A Lot or a Little?
What you will—and won't—find in this TV show.
Characters must make difficult decisions that could put others in danger, which makes the right/wrong scale a little fuzzy. But teamwork, responsibility, and accepting differences are also themes.
Positive Role Models
The two usual authority figures, Cyclops and Professor Xavier, are both troubled in these stories, and neither is shown at his best. Young fans usually love Wolverine, but he very often indulges in antisocial or destructive behavior with few repercussions. Kitty Pryde (Shadowcat) -- a responsible teenager -- could be considered a positive female role model, though she does spend some time in a lover's spat with Colossus. The characters can be seen as proxies for the emotional turbulence of adolescence, and in that way, allow teens to safely live out some of their feelings through fantasy.
Violence & Scariness
Medium-level fantasy violence, mostly superheroes and monsters fighting one another with super powers and imaginary weapons. But the fighting feels intense and serious, as if something heavy were at stake. (Teeth are shown being punched out, etc.) In one story, a character commits suicide, and pools of blood are shown; later he's resurrected as a scary zombie/puppet, moving about while twisted and broken. There's some other somewhat scary imagery as well.
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Sex, Romance & Nudity
Kitty and Colossus have a lover's spat, and female heroes are shown wearing skimpy costumes. There's also some brief sexual innuendo, such as references to a "Hilton girl" "dancing topless" or a reference to "tongue kissing."
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Language includes "damn" and "hell," as well as words like "bugger," "geek," and "stupid."
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Products & Purchases
The X-Men is a major brand with merchandise, comics, theatrical movies, and more. One off-hand reference to LEGO.
Drinking, Drugs & Smoking
Not an issue, except that Wolverine -- in a voiceover -- says how much he likes beer.
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Parents Need to Know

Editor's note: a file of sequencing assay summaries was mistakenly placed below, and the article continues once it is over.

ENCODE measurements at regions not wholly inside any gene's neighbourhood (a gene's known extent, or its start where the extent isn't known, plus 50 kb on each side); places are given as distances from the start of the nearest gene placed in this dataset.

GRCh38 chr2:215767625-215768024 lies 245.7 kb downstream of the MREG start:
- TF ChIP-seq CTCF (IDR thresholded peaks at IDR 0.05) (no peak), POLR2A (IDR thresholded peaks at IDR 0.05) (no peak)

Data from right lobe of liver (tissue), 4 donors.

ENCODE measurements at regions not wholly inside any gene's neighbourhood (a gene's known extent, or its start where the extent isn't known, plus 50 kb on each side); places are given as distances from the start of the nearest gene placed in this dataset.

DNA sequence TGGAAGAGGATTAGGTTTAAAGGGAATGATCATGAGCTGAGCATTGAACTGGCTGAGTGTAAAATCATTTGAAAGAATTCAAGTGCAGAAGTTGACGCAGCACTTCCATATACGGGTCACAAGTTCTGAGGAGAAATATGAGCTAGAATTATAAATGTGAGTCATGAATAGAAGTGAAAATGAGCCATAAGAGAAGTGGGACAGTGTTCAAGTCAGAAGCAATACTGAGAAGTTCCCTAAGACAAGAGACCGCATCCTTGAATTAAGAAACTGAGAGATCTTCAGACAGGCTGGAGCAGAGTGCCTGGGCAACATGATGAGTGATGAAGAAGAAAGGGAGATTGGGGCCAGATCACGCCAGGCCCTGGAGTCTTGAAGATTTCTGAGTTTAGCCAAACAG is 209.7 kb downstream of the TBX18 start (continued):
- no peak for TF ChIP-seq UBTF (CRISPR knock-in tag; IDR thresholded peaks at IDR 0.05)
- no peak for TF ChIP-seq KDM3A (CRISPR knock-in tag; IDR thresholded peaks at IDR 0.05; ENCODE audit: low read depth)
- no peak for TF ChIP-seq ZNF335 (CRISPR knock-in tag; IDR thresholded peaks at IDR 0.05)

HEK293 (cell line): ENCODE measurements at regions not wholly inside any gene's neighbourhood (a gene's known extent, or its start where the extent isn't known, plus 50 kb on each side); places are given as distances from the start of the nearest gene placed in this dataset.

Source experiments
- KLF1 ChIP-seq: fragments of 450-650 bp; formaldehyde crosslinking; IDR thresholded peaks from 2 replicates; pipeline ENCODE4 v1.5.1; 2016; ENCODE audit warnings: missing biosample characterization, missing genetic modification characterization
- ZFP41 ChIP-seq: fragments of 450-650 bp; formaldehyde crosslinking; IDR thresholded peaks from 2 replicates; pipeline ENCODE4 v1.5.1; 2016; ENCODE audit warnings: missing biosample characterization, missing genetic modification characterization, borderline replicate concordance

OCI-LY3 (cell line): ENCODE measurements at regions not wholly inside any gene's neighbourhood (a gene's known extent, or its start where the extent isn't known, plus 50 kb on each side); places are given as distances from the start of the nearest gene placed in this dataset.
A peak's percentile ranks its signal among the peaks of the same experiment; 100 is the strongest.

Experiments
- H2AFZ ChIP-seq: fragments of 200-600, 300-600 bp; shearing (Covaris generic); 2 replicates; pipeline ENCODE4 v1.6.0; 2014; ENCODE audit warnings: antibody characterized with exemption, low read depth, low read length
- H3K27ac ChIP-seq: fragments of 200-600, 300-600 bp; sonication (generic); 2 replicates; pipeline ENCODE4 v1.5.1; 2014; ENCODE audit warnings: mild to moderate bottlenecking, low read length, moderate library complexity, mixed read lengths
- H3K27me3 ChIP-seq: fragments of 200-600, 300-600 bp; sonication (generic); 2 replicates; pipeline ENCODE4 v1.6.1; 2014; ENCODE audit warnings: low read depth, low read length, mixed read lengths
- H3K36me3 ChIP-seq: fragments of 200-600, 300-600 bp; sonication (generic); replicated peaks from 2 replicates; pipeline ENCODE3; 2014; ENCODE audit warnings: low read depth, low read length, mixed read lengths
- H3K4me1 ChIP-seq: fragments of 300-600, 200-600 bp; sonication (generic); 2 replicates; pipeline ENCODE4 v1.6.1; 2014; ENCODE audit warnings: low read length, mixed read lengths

Parents need to know that Astonishing X-Men is a motion comic, which is something halfway between reading a comic book and watching an animated cartoon; there's lots of detail, but little movement. The short episodes contain superhero battles, with some realistic and fantasy weapons; the tone is a bit more serious and dramatic than you might expect, with a bit more at stake. Expect some mild language, like "damn" and "hell"; some characters are in romantic relationships, complete with lovers' spats. Female characters wear skimpy, sexy outfits, and there's some brief innuendo. Written by Joss Whedon (of Buffy the Vampire Slayer), the show could appeal to a wide range of genre fans.
Is It Any Good?
In this "motion comic," the focus isn't on slick or fluid movements; rather, it aims to stay true to the original comic book art. It's as if the original pages were scanned and figures were moved just a little bit to suggest action, instead of showing it. It takes a little while to get used to it, and it can look like "bad" animation, but the artwork is quite powerful, and it makes the drama a bit more mature than in a simpler animated cartoon.
Whedon has a gift for handling ensemble casts and giving each character a satisfying dramatic arc. A great deal happens in the brief running time, from big battles to dramatic turns of character. Problems like romance, adjusting to a new situation, and regret are concepts that any viewer can identify with. On the other hand, action scenes and battles with monsters and robots aren't as kinetic and exciting as they might otherwise be, so viewers will have to use their imagination a bit.
Did we miss something on diversity?
Research shows a connection between kids' healthy self-esteem and positive portrayals in media. That's why we've added a new "Diverse Representations" section to our reviews that will be rolling out on an ongoing basis. You can help us help kids by suggesting a diversity update.